Mac Memory Roundup Q1 2005 - In Search of Affordable Upgradesby Anand Lal Shimpi on March 1, 2005 12:00 AM EST
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Apple upgrades always tend to be more expensive than their PC counterparts. It used to be that Macs used fairly different components from what PCs used, but these days, the parts inside a Power Mac are pretty much identical to what you'd find in a desktop PC. The video cards are slightly different because of connector differences as well as requiring a different video BIOS, but things like disk drives and memory are virtually identical. Despite the similarity in components, prices are almost always higher than their PC counterparts, even when there's no good reason for it.
Given that we've been strong advocates of a minimum of 512MB under OS X, we figured that it was time to put together a quick guide on the Apple memory upgrades available in the market from vendors other than Apple.
Apple has done their best to ensure that the out-of-box experience with their machines is as stable and as reliable as possible by controlling what parts will work with their systems. Although all current generation Macs use PC compatible DDR memory, Apple adheres strictly to JEDEC specifications and requires very strict adherence to their timing specifications for module compatibility. Apple ensures that all memory modules meet their timing requirements by not POSTing if incompatible memory is installed in the system. So, it is very important that you only use memory that's specifically made for the Mac that you're trying to upgrade.
Because all Macs configure their memory timings based on the SPD that Apple specifies, all memory is configured to have the same timings regardless of what the modules are capable of - in other words, all Mac memory performs the same. It's not possible to overclock the memory bus on Mac platforms either, so the maximum frequency capabilities of the modules don't matter either. All memory vendors these days offer lifetime warranties on their memory, so what it truly boils down to is compatibility and price - which is exactly what this guide is designed to compare.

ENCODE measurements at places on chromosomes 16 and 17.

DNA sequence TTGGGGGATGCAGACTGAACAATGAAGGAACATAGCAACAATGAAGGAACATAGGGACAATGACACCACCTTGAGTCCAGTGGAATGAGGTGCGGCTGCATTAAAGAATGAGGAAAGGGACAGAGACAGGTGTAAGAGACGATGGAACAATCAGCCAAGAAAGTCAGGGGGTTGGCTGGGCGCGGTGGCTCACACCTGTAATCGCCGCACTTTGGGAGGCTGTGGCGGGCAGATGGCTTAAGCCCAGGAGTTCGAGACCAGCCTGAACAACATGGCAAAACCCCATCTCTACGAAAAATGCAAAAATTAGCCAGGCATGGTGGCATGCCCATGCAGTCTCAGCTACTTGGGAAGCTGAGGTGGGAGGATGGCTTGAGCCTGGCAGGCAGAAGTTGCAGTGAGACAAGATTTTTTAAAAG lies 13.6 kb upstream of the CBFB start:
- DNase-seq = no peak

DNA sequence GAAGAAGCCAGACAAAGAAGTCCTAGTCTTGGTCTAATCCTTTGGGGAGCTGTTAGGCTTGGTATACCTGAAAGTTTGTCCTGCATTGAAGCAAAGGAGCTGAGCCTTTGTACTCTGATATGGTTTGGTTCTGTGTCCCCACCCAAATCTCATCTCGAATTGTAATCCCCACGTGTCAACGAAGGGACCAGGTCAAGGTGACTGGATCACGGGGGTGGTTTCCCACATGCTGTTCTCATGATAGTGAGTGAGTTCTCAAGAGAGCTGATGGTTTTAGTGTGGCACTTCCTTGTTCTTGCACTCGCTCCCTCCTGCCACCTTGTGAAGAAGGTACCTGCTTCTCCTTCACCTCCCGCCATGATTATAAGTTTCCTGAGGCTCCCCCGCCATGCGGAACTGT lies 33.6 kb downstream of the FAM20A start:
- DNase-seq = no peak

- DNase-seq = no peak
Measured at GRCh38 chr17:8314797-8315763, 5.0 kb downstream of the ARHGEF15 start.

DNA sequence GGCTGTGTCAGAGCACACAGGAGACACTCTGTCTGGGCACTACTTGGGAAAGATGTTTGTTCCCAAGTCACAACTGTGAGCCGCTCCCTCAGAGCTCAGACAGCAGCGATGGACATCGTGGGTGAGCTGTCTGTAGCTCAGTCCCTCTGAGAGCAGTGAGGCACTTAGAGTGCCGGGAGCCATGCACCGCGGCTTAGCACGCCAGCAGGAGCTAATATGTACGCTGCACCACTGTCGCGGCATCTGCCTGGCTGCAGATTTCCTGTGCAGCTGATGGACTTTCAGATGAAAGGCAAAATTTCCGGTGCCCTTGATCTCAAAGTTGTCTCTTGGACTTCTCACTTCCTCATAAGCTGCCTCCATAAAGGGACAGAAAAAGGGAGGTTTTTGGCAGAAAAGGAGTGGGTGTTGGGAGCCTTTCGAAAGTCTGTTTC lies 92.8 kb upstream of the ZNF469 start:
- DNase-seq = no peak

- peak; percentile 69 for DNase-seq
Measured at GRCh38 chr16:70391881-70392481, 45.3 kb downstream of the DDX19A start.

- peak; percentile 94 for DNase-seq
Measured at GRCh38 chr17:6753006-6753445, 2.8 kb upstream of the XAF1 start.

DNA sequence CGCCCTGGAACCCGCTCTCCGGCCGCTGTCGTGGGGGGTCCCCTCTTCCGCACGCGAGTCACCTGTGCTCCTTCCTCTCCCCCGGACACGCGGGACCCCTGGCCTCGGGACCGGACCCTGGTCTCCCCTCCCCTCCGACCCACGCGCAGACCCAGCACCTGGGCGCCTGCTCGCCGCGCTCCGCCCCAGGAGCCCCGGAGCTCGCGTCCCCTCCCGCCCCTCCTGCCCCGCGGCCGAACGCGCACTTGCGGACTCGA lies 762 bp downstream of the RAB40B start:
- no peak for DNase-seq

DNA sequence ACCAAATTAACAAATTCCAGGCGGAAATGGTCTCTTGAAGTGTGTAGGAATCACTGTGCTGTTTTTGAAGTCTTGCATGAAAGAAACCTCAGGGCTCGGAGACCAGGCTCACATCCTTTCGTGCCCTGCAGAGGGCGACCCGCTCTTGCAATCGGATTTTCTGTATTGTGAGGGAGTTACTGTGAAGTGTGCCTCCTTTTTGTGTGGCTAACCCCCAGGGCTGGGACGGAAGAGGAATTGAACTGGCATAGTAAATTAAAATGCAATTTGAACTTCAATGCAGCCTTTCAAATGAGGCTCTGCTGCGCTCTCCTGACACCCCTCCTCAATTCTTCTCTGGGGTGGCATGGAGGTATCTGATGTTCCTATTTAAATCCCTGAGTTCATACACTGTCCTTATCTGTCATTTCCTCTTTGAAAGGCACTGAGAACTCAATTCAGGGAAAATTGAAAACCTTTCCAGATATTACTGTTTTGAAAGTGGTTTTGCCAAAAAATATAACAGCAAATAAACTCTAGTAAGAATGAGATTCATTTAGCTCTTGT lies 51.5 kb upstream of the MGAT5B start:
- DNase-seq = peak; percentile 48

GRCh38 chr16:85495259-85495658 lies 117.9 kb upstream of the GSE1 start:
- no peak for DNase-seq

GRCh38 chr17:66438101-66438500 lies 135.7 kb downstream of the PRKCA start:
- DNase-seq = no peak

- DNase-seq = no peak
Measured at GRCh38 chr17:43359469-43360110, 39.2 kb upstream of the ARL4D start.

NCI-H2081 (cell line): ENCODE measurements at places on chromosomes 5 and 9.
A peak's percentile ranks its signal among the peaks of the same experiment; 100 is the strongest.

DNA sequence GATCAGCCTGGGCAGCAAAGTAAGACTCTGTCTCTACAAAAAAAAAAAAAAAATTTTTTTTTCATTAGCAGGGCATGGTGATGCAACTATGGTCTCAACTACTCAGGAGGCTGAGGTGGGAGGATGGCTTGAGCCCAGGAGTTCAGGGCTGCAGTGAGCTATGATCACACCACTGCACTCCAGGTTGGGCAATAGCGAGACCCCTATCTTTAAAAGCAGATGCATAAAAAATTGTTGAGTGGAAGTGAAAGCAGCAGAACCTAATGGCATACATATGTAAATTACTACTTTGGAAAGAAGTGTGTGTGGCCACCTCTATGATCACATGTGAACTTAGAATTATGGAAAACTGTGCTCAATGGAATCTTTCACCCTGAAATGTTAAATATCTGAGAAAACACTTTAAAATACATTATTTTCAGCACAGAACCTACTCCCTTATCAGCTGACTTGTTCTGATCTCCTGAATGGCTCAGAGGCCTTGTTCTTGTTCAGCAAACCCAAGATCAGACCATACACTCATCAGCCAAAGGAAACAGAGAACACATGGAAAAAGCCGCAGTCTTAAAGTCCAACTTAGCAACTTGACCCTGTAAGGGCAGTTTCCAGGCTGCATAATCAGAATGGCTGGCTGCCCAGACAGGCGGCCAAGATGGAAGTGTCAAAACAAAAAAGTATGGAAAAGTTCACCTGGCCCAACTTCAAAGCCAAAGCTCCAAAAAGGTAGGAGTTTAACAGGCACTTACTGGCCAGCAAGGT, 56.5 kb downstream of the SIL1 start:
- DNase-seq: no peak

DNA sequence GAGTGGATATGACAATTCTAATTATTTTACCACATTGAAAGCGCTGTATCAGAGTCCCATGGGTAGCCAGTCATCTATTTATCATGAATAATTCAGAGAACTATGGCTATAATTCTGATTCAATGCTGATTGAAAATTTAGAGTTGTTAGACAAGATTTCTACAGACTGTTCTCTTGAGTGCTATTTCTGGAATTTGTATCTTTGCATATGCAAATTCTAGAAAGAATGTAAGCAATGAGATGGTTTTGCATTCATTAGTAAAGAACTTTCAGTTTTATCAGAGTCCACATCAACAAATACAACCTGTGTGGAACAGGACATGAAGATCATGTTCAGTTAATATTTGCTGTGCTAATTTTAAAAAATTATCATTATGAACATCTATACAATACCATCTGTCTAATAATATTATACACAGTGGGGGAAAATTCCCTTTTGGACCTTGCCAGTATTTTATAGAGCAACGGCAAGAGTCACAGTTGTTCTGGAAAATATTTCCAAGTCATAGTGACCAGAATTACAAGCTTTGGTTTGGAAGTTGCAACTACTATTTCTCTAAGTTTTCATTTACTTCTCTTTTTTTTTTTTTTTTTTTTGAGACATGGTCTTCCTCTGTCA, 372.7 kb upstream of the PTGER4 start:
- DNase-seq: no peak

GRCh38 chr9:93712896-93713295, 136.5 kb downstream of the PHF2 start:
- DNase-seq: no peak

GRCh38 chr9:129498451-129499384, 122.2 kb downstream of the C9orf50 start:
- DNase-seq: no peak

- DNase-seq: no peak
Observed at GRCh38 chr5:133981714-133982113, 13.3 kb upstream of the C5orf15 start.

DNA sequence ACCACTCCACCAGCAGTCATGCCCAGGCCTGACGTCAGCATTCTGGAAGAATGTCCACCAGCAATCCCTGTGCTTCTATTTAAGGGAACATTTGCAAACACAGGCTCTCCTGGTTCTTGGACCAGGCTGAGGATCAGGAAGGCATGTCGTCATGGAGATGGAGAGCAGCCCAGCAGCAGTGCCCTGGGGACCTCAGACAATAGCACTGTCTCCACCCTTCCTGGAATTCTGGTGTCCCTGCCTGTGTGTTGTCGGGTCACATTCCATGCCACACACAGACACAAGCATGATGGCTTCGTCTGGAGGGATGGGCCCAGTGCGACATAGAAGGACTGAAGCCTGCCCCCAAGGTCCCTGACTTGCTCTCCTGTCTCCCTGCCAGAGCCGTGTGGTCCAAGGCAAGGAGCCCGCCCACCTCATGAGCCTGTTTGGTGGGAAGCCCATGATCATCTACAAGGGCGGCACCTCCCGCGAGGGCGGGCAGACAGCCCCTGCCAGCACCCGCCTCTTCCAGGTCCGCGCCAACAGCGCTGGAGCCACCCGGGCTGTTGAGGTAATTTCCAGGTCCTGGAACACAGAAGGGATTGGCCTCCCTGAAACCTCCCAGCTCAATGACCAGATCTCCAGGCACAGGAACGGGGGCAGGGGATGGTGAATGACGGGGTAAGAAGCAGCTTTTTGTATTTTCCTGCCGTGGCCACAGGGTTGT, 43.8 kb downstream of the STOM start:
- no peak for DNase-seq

As expected, all of the memory that we were sent worked perfectly fine with the systems in which they were intended to be used. We confirmed stable operation and performance by running a series of tests including: 1) real world use of the system, 2) Apple's Hardware Test, and 3) Xbench's memory test. There were no anomalies to report, which we expected from the start, since we were only reviewing Mac compatible memory. Since most Macs simply won't POST if you put incompatible memory in them, you're better off just sticking with the Mac memory line from your favorite vendor.
The biggest shocker was how inflated some of the memory prices were, especially the upgrades available from Apple's own store:
|Memory Price Comparison||Apple's Pricing||Cheapest Compatible Memory||Apple Price Premium|
|512MB PowerBook G4 Upgrade||$150||$84||$66|
|1GB Mac mini Upgrade||$325||$190||$135|
|2GB Power Mac G5 Upgrade||$800||$382||$418|
The prices above shouldn't be any surprise, as all manufacturers charge an arm and a leg for their direct memory upgrades, yet some users are often afraid to install memory purchased from someone other than Apple. Rest assured that all of the memory reviewed here worked perfectly fine in our test systems, and we will continue to perform long-term testing on all of the modules even after this review is published, and report on any problems that may crop up. You're safe going with someone other than Apple, and you can save quite a bit doing so.
We requested memory for three test systems: a 15" PowerBook G4 (1.5GHz), a 1.25GHz Mac mini and a 2GHz Power Mac G5. So without further ado, let's take a look at what the alternatives are...